5. What is the job market like for unregistered Veterinary Technicians?
Will I get a job if I complete this program?

As of Jan 2011 the term "Veterinary Technician" is legally restricted to RVTs in the state of California. It is recommended that unregistered veterinary staff be referred to as Veterinary Assistants.

The job market for veterinary assistants is strong and expected to grow at a pace greater than most jobs. Non-RVT staff memebers are used in every veterinary workplace as veterinary assistants, receptionists, animal care staff, and other capacities. However the job prospects for Veterinary Assistants are not as strong for RVTs and will be much more dependent on the details of an applicant's references and experience. There are a wide variety of skill levels among unregistered veterinary staff and it is challenging for a potential employer to evaluate the suitability of an unregistered applicant.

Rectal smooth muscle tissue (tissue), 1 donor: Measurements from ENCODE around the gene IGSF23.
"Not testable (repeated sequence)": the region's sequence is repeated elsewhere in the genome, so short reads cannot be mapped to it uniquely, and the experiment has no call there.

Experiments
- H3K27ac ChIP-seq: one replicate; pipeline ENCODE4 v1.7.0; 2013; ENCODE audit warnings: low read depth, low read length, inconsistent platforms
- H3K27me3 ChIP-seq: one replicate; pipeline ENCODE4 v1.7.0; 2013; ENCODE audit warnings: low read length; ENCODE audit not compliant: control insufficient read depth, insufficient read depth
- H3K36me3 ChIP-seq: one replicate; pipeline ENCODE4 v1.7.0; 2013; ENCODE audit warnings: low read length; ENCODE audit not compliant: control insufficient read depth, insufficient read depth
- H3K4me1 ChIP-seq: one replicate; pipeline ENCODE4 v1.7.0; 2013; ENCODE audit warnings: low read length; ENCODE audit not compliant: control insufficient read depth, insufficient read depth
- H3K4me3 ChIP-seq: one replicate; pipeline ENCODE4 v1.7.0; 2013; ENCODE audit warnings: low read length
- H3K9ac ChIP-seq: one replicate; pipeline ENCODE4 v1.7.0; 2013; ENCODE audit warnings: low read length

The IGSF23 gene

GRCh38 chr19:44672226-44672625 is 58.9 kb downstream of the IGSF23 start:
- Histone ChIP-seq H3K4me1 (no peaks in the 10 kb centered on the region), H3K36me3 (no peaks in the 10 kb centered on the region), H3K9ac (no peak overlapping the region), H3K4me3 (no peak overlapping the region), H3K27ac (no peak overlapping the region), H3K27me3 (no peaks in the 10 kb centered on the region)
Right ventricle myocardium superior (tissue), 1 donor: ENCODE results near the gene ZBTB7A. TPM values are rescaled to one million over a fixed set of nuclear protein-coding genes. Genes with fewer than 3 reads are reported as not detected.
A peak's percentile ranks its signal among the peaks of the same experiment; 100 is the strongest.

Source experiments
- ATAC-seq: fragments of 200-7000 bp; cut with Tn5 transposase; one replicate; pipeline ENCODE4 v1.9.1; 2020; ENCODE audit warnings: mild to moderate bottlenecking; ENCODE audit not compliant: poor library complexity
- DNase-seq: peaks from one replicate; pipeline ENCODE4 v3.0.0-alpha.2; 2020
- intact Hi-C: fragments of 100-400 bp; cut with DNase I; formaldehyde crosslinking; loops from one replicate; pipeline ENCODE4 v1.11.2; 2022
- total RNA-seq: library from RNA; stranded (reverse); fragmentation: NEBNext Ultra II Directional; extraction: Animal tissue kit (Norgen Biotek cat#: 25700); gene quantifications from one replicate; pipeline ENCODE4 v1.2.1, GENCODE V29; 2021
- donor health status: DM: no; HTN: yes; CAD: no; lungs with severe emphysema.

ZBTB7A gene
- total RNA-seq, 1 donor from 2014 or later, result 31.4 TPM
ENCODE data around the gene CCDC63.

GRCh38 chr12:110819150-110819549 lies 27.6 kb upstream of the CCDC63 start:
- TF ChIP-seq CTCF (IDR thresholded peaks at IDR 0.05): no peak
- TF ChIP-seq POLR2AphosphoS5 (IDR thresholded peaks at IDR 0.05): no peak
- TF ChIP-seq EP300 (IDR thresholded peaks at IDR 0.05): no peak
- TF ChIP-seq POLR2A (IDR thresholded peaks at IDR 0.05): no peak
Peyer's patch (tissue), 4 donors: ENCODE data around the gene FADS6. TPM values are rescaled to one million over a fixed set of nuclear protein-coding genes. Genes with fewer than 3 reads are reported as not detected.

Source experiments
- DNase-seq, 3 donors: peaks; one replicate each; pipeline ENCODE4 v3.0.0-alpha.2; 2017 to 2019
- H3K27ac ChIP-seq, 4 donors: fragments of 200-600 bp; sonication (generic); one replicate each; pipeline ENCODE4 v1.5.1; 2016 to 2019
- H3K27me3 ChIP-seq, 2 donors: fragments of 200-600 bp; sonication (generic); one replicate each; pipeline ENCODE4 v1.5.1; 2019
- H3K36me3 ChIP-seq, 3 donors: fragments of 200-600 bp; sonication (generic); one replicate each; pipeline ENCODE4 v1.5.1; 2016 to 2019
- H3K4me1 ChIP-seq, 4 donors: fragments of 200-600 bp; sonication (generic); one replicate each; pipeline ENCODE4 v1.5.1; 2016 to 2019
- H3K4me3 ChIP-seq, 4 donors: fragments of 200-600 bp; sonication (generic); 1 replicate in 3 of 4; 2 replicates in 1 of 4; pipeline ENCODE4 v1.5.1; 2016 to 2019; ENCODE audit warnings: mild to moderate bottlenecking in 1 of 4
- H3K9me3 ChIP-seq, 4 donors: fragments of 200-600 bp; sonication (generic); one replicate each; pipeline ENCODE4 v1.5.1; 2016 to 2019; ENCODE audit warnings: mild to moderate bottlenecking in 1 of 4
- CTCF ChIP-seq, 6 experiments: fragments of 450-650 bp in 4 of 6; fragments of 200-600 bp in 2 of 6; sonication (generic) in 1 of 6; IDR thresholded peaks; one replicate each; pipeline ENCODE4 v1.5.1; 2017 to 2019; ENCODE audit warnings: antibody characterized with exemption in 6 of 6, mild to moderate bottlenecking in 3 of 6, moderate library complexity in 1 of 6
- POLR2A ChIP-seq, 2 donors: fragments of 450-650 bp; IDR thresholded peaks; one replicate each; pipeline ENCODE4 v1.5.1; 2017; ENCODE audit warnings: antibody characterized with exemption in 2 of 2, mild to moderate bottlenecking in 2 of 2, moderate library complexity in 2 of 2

Many students start the SRJC Veterinary Technician Program while they are already working in a veterinary hospital as a way to become an RVT and further skills and salary. Within the last few years more students who are interested in this career fireld have been starting the SRJC VT program before they are working in the field. The majority of students who complete the SRJC Veterinary Technician Program are employed in the field prior to the time they have finished their courses. Students who are flexible, dedicated and with strong interpersonal skills are readily finding work.